Findings from a recent UCSD study released yesterday have awakened a
flurry of controversy. Cheryl Clarke
Findings by UCSD
psychiatrist and nationally known sleep researcher Daniel Kripke
challenge the long-held recommendations from many health organizations
and the National Sleep Federation that people need eight hours of sleep
to maintain good health.
The UCSD study analyzed responses that 1.1 million people gave to an
American Cancer Study questionnaire in 1982. Six years later their
answers were compared with their death rates.
Don't Waste Your Breath
will lose 2 hours
and 50 minutes of life per day for this excess sleep of half an hour.
For this reason it is found that people who are not early risers are
usually short-lived. more
The findings showed that people who regularly slept eight hours were
twelve percent more likely to die within the six-year period in which
the study took place. They were four to five percent more likely to die
than those sleeping six hours. Even those sleeping five hours had lower
death rates than individuals who slept eight hours.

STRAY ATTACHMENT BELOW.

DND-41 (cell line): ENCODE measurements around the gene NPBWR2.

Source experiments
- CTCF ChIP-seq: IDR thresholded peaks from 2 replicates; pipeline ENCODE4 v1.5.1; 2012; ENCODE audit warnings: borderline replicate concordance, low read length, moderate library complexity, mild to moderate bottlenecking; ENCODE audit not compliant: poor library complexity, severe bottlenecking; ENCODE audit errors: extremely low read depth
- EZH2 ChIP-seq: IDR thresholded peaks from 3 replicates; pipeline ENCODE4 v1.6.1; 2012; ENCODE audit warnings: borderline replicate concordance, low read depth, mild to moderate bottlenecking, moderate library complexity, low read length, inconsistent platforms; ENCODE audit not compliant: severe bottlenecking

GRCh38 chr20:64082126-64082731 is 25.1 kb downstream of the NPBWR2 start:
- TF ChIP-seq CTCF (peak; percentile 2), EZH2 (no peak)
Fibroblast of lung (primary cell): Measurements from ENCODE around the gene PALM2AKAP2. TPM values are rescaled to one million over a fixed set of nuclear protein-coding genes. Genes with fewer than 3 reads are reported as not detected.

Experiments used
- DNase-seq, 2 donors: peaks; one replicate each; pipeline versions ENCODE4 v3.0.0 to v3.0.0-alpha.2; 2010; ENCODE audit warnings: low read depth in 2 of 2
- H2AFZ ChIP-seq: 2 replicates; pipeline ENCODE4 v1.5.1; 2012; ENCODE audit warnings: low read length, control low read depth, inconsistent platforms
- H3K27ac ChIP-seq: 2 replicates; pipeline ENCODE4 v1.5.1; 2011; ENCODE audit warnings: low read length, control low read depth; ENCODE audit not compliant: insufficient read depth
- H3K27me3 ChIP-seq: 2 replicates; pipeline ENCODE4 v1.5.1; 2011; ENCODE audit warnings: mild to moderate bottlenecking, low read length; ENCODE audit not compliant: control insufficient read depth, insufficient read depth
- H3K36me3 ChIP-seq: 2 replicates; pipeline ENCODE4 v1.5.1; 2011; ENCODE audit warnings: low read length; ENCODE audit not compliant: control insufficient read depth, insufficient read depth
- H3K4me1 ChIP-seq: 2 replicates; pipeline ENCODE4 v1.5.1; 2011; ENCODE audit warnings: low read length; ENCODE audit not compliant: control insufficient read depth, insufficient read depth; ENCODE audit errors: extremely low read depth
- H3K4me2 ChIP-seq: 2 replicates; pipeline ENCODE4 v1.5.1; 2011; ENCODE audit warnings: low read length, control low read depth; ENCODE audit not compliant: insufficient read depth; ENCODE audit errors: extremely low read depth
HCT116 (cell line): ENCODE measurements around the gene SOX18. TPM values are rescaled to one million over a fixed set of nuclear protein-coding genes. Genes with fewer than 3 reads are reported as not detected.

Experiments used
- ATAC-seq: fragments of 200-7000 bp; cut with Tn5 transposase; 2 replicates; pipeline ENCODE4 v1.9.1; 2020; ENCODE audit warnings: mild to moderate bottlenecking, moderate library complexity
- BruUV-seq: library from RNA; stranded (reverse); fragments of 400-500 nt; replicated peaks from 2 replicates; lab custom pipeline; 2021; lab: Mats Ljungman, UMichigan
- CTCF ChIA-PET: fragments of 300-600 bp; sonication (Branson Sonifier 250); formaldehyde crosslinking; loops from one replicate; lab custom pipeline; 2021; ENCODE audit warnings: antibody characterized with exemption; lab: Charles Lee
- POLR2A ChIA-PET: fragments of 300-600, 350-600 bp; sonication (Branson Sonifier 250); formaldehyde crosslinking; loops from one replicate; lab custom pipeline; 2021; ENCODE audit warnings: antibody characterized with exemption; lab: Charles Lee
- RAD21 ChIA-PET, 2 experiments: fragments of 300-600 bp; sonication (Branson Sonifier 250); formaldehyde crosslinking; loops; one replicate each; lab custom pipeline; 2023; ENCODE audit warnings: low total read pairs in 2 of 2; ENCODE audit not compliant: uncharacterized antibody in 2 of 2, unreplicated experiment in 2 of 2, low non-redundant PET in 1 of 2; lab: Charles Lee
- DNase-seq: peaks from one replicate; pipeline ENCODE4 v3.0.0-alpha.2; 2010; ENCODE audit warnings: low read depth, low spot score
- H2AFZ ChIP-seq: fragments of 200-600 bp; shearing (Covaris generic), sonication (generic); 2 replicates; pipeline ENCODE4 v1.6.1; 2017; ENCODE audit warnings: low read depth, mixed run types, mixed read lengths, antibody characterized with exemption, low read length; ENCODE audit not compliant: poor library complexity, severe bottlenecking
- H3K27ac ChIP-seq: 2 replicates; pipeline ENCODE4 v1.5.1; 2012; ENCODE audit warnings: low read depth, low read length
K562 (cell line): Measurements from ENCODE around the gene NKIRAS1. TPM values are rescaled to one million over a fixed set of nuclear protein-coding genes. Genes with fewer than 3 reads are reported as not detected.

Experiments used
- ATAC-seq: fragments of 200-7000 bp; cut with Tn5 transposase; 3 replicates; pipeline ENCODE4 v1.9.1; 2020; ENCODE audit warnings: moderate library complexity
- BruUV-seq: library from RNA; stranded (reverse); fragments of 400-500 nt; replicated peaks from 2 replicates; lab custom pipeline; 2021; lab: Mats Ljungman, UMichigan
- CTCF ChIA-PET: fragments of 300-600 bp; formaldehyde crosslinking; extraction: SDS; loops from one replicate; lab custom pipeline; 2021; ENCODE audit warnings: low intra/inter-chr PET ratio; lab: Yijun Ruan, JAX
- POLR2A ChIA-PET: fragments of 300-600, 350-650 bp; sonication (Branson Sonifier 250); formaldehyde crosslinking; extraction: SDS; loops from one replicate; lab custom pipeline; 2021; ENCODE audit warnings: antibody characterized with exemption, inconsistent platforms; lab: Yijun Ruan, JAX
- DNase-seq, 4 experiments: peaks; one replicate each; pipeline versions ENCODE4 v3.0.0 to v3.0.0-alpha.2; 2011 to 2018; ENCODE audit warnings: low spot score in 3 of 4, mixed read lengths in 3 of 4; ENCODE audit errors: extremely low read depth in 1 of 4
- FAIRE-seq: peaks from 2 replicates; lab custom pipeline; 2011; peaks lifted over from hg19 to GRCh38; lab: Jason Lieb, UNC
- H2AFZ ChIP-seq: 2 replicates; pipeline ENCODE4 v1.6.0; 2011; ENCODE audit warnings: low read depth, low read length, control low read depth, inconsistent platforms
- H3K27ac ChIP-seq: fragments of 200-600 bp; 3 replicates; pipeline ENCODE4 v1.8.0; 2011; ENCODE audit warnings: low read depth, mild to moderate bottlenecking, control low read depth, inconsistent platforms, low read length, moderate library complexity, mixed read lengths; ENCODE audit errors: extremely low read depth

And those who sleep for nine or ten hours a day have a mortality
equivalent to people who are moderately obese, somewhat more than all
the other sleeping groups, the research concluded.
"We don't know what the causal factors are," Kripke said in an
interview. "But it's possible that sleeping too much, like eating too
much, is bad for your health. And it might be true that a little bit of
sleep or sleep restriction, like reducing your diet, could be good for
The study and it's findings has been attacked by the "sleep industry"
which makes billions of dollars selling drugs to put people to sleep
and does not want people to think sleeping less than eight hours is a
more healthy lifestyle than their drug-induced sleep...